Back when we first moved in, we had some out-of-control bushes creating a hedge between our yard and the neighbors'.
The bushes may be out of control, but check out how nice and neat the garden was! Obviously pre-baby...
Anyway, Keith cut down all the bushes while donning a full-body pair of painter's coveralls to keep safe from poison ivy. We had learned the hard way while removing some other bushes that there was a lot of poison ivy hiding in there and we both ended up going to the doctor for steroid shots because we had it so bad. Early in the spring, our friend Jamie came by with his truck and helped Keith get all the roots pulled out. Then that stretch became a multi-purpose mess: dumping ground for compost material when our bin got full, volunteer pumpkin patch, woodpile for the fire pit.
We owe the neighbors an apology. It wasn't pretty. Not at all. Thankfully, they are pretty easy-going people who don't spend a whole lot of time in their yard and therefore, didn't spend a whole lot of time looking at that eyesore.
What, you might ask, is our plan for this forgotten and neglected sliver of the quarter-acre? What an excellent question! Our ambitious and long-term plan is espalier apple trees. And yes, I mispronounce espalier every single time I say it. Sometime, way down the line, this is what our living apple fence could look like:
The above picture and most of what we know about this endeavour come from this helpful website.
We began this project by cleaning up and leveling off the area where we wanted to put in posts and trees. I say "we" but really I mean Keith.
Then we put in stakes for where the posts would go, spaced ten feet apart. This part I did help with.
Then Keith took a break. A well-deserved one.
We went to Lowe's and bought five posts and some quick-setting concrete to put around them and then Keith got to work digging holes. While digging the first hole, he quickly realized we were going to have to change the position of the fence a bit because where we wanted the first post was precisely where an outhouse once stood (sat?) and there was some kind of foundation buried down there. So we relocated a bit and he was back in business. No, not outhouse kind of business. Hole-digging business.
He made the holes about 18" deep. Then we set the posts in and Keith mixed and poured concrete while I obsessively checked the posts with a level to be sure they were straight and measured the water needed for the next batch of concrete.
After the concrete set up, Keith went back and put some caulk around the top to help keep moisture from getting next to the wood.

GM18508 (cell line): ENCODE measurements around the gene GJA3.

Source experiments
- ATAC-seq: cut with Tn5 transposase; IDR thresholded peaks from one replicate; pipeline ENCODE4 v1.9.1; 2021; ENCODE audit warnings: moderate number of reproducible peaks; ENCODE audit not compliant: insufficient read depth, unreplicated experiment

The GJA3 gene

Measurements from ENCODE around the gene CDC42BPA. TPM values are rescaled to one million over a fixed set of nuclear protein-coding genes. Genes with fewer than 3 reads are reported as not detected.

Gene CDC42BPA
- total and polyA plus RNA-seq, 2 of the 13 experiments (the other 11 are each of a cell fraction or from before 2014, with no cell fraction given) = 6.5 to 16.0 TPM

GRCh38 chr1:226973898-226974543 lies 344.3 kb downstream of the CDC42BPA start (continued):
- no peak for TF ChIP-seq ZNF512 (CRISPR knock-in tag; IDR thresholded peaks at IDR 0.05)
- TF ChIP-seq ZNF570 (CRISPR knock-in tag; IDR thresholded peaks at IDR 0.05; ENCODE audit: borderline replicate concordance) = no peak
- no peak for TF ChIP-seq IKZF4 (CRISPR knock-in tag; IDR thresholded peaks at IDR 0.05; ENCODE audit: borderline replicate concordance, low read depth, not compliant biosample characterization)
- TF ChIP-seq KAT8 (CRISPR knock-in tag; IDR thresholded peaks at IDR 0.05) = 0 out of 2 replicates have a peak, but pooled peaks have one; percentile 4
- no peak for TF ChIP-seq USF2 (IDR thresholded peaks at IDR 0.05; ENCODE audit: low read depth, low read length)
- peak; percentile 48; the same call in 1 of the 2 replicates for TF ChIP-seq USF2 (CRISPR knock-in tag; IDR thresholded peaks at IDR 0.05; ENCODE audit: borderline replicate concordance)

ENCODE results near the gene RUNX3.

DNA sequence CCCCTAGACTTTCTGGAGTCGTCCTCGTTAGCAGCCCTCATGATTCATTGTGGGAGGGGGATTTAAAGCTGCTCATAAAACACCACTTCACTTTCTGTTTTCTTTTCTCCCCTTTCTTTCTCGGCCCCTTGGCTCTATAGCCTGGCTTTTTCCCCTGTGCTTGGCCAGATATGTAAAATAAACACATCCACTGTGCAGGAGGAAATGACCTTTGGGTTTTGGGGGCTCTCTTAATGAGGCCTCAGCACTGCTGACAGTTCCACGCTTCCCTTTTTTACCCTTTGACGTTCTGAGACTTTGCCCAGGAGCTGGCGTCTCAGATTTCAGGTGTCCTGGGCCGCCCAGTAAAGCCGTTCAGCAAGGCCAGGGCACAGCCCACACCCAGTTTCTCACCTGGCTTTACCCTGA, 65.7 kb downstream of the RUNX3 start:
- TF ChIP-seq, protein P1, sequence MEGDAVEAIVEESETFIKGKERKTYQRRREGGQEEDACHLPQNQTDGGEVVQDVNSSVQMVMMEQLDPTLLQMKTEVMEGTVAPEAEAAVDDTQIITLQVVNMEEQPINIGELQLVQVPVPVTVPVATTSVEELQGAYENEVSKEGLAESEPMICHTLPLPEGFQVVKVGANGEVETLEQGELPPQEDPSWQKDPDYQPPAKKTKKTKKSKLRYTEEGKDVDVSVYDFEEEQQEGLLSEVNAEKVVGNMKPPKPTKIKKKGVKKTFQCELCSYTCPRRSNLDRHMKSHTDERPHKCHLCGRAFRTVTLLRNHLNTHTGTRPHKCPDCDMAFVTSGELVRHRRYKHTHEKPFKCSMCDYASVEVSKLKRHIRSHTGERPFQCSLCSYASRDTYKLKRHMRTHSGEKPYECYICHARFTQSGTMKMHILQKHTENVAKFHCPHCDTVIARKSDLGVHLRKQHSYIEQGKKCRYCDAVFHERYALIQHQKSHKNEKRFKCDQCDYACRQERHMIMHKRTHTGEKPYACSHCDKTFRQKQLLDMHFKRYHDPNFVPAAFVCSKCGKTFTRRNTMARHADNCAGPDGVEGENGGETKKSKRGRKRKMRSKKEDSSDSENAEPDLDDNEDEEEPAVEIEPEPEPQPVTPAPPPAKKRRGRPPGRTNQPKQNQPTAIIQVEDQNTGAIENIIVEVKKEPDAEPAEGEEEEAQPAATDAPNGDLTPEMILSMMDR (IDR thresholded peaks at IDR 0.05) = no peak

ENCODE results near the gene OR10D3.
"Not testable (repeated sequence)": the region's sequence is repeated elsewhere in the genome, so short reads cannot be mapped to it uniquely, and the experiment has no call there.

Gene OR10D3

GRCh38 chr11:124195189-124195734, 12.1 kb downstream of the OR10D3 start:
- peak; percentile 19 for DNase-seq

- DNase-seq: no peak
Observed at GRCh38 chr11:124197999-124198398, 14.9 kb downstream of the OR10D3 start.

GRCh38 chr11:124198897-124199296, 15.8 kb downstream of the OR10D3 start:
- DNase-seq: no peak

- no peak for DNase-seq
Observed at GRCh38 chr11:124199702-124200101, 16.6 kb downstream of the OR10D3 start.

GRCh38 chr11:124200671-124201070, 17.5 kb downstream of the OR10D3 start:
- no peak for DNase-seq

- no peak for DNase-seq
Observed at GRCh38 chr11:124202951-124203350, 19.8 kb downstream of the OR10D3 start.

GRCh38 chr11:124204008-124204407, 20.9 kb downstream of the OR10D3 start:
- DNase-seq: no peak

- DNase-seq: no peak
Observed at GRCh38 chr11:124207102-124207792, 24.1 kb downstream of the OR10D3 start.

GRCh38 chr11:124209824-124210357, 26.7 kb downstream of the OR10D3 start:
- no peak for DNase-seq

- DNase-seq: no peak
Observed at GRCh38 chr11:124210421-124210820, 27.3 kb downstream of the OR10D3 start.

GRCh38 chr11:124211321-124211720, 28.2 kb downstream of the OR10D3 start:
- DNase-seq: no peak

Our next step will be to string wire between the posts to train the tree branches on. Which brings me to our next issue: trees. Over the weekend, we hit up a couple local nurseries looking for four small trees suitable for our project. We need two different varieties of trees for pollination purposes, and they have to be young trees with no branches or very small, flexible branches, also known as "whips" according to the website listed above. At each nursery, we were told they do not sell trees that small. After hearing this answer several times, Keith and I looked at each other and voiced the same question: If you sell big trees, don't they start as little trees? And why can't we buy them when they're little? It's like Dunkin Donuts selling medium and large vanilla chai but not a small. But hey, that's a whole other story.
So, much as we would have liked to buy trees from one of the places around here and already have them planted at this point, our plan was foiled. We went online and found a company that sells young trees. I even called them and asked if the trees were a suitable size to train on a fence, to which the kind customer service rep Barbara replied, "That's what we call 'espalier' and they'll work just fine." I certainly wasn't about to butcher that word while talking to a tree expert. At any rate, the trees are on order and due to ship in early November. We would have liked to plant them sooner, but according to the lady at one of the nurseries, as long as the ground hasn't frozen, it's ok to plant trees. In the meantime, we will work on getting our wire up and putting some edging around the tree area so it won't require mowing between the trees and posts. Eventually, we'll probably plant some flowers and mulch the area as well.
And that is the post about posts. We'll keep you posted (I really can't help myself) when we have some more progress on this project.